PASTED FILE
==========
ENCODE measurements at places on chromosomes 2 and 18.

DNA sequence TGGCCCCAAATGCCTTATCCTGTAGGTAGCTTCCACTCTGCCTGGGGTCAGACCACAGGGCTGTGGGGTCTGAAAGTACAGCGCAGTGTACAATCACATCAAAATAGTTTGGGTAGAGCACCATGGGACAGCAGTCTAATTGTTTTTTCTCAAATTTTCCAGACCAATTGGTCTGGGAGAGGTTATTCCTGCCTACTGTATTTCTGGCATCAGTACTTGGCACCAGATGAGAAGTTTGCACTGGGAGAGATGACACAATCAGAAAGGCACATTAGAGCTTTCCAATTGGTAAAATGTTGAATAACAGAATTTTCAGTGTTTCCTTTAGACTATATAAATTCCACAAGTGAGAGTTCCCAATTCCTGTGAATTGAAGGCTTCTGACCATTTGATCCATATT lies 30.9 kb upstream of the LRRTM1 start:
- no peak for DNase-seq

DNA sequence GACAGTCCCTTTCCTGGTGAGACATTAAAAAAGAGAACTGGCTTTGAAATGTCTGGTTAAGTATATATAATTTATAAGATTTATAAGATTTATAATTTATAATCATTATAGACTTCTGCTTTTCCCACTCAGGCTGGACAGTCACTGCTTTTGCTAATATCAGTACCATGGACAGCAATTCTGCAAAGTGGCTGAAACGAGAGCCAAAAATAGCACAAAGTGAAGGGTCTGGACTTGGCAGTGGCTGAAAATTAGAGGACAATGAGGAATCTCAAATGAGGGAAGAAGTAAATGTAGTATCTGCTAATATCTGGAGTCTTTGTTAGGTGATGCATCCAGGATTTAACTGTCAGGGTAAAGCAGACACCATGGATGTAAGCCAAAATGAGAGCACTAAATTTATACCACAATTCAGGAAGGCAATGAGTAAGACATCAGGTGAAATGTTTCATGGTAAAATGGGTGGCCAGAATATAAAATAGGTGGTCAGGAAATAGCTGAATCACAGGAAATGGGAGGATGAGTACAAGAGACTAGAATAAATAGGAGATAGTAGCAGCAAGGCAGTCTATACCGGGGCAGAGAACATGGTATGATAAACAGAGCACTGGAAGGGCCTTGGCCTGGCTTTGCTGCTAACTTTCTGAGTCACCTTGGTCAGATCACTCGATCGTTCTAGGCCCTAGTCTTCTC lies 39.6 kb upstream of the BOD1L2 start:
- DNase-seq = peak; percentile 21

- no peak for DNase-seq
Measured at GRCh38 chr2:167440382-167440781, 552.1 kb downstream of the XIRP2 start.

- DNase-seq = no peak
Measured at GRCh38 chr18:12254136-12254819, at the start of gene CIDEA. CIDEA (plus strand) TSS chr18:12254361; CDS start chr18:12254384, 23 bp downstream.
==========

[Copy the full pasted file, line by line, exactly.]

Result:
ENCODE measurements at places on chromosomes 2 and 18.

DNA sequence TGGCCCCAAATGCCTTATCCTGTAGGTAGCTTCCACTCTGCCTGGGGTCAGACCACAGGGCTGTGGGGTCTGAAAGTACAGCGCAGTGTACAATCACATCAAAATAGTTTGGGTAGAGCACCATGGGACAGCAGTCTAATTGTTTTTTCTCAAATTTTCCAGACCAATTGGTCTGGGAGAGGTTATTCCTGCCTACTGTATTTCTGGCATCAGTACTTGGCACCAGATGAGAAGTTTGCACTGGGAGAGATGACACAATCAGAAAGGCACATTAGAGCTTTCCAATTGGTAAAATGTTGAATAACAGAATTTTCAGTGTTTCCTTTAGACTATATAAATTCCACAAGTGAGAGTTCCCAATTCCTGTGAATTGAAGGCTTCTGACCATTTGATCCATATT lies 30.9 kb upstream of the LRRTM1 start:
- no peak for DNase-seq

DNA sequence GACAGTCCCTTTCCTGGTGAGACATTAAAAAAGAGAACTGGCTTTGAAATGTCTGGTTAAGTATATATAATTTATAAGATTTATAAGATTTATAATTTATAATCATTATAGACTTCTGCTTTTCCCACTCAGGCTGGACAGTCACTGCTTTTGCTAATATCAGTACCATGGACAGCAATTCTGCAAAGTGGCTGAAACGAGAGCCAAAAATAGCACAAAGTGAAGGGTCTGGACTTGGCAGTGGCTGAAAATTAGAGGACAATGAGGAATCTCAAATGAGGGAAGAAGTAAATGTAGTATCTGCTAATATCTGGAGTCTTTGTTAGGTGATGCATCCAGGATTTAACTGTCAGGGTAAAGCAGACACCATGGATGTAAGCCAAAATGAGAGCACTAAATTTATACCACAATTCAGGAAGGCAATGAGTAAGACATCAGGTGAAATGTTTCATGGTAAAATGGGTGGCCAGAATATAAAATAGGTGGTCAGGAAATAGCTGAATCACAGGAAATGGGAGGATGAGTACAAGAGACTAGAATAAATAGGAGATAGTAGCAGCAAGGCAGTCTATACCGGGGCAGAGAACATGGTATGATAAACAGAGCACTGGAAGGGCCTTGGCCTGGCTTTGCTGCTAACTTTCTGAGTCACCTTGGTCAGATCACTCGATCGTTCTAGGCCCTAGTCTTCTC lies 39.6 kb upstream of the BOD1L2 start:
- DNase-seq = peak; percentile 21

- no peak for DNase-seq
Measured at GRCh38 chr2:167440382-167440781, 552.1 kb downstream of the XIRP2 start.

- DNase-seq = no peak
Measured at GRCh38 chr18:12254136-12254819, at the start of gene CIDEA. CIDEA (plus strand) TSS chr18:12254361; CDS start chr18:12254384, 23 bp downstream.